Objective1.Students can describe advantages and challenges associated with being multicellular and outline independent solutions that organisms have developed to cope with the challenges of complex multicellularity
.
2.Students can explain how the internal and external structures of fungi, plants and animals function to support survival, growth, behavior, and reproduction.

3.Students can explain the basic pathways and mechanisms of cellular communication regulating cellular behavior (cell adhesion, metabolism, proliferation, reproduction, development).

4.Students can describe how a single cell develops from one cell into many, each with different specialized functions.
ContentThe lecture introduces the structural and functional specialization in fungi, plants and animals, including humans. After providing an overview on the diversity of eukaryotic organisms, the lecture will discuss how fungi, plants, animals and humans have evolved structures and strategies to cope with the challenges of multicellularity. The molecular basis underlying communication, coordination and differentiation will be conveyed and complemented by key aspects of reproduction, metabolism development, and regeneration. Topics include form and function of fungi and plants, human anatomy and physiology, metabolism, cell signaling, adhesion, stem cells, regeneration, reproduction, and development.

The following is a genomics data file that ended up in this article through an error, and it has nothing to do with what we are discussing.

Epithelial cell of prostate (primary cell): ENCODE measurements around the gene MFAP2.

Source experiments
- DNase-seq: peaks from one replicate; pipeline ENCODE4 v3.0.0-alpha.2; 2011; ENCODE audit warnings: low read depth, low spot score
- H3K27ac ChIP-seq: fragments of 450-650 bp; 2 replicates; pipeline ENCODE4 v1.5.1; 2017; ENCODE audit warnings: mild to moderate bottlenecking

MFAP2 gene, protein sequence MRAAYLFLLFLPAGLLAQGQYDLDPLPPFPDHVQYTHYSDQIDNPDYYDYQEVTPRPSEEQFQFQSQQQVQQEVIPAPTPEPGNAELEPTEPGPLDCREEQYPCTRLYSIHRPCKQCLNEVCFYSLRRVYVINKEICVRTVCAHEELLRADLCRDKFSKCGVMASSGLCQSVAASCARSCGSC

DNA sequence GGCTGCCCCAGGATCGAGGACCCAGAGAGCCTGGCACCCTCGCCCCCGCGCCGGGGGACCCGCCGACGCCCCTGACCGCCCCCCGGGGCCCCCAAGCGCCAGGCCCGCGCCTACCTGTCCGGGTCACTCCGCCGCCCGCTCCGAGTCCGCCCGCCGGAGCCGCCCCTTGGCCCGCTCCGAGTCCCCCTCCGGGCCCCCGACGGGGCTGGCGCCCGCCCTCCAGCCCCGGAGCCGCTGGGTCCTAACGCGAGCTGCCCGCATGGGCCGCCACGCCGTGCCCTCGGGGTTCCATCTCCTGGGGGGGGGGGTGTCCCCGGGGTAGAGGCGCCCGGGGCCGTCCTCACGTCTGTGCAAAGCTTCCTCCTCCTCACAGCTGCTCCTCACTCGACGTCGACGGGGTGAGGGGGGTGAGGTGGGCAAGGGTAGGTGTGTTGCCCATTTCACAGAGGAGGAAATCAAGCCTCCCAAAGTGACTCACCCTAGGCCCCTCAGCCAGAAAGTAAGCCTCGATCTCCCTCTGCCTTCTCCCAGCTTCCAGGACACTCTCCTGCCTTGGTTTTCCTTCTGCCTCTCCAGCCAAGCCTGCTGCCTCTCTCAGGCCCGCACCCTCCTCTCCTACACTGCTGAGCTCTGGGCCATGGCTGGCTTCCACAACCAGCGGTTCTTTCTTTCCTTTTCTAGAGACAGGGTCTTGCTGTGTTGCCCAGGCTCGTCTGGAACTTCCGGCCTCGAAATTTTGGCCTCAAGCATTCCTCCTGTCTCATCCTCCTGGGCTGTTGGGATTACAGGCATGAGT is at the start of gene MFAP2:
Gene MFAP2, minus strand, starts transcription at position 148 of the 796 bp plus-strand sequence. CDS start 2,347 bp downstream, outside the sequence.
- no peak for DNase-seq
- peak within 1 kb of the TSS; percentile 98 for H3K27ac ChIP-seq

LiteratureAlberts et al. 'Molecular Biology of the Cell' 6th edition
Smith A.M., et al. “Plant Biology” Garland Science, New York, Oxford
Campbell “Biology”, 11th Edition
Prerequisites / NoticeSome lecture are held in English.
551-1511-00LParallels Between Tissue Repair and Cancer Restricted registration - show details
Number of participants limited to 20.

The enrolment is done by the D-BIOL study administration.

General safety regulations for all block courses: